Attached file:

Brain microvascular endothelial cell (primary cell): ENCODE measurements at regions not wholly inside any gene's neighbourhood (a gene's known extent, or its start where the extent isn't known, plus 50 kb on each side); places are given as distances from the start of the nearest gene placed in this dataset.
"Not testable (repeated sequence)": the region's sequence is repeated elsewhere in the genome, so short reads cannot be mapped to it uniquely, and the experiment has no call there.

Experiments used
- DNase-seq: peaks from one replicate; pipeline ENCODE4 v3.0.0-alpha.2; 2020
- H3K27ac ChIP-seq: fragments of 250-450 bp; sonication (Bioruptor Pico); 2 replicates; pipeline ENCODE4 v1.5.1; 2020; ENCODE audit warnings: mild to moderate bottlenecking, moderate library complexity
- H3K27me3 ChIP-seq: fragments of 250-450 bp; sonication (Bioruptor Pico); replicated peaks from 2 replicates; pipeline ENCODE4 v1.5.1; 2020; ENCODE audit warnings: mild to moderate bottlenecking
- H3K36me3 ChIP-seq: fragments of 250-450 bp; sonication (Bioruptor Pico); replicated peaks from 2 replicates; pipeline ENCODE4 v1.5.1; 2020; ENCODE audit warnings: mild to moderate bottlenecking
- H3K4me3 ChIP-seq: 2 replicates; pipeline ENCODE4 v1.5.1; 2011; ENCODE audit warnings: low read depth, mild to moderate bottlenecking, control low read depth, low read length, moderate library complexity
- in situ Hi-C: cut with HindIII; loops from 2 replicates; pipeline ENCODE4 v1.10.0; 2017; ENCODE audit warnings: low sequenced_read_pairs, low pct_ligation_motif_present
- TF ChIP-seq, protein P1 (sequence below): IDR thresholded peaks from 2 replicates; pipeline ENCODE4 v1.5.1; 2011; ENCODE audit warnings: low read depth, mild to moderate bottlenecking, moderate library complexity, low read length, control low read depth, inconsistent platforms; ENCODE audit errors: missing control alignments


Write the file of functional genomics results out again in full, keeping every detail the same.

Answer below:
Brain microvascular endothelial cell (primary cell): ENCODE measurements at regions not wholly inside any gene's neighbourhood (a gene's known extent, or its start where the extent isn't known, plus 50 kb on each side); places are given as distances from the start of the nearest gene placed in this dataset.
"Not testable (repeated sequence)": the region's sequence is repeated elsewhere in the genome, so short reads cannot be mapped to it uniquely, and the experiment has no call there.

Experiments used
- DNase-seq: peaks from one replicate; pipeline ENCODE4 v3.0.0-alpha.2; 2020
- H3K27ac ChIP-seq: fragments of 250-450 bp; sonication (Bioruptor Pico); 2 replicates; pipeline ENCODE4 v1.5.1; 2020; ENCODE audit warnings: mild to moderate bottlenecking, moderate library complexity
- H3K27me3 ChIP-seq: fragments of 250-450 bp; sonication (Bioruptor Pico); replicated peaks from 2 replicates; pipeline ENCODE4 v1.5.1; 2020; ENCODE audit warnings: mild to moderate bottlenecking
- H3K36me3 ChIP-seq: fragments of 250-450 bp; sonication (Bioruptor Pico); replicated peaks from 2 replicates; pipeline ENCODE4 v1.5.1; 2020; ENCODE audit warnings: mild to moderate bottlenecking
- H3K4me3 ChIP-seq: 2 replicates; pipeline ENCODE4 v1.5.1; 2011; ENCODE audit warnings: low read depth, mild to moderate bottlenecking, control low read depth, low read length, moderate library complexity
- in situ Hi-C: cut with HindIII; loops from 2 replicates; pipeline ENCODE4 v1.10.0; 2017; ENCODE audit warnings: low sequenced_read_pairs, low pct_ligation_motif_present
- TF ChIP-seq, protein P1 (sequence below): IDR thresholded peaks from 2 replicates; pipeline ENCODE4 v1.5.1; 2011; ENCODE audit warnings: low read depth, mild to moderate bottlenecking, moderate library complexity, low read length, control low read depth, inconsistent platforms; ENCODE audit errors: missing control alignments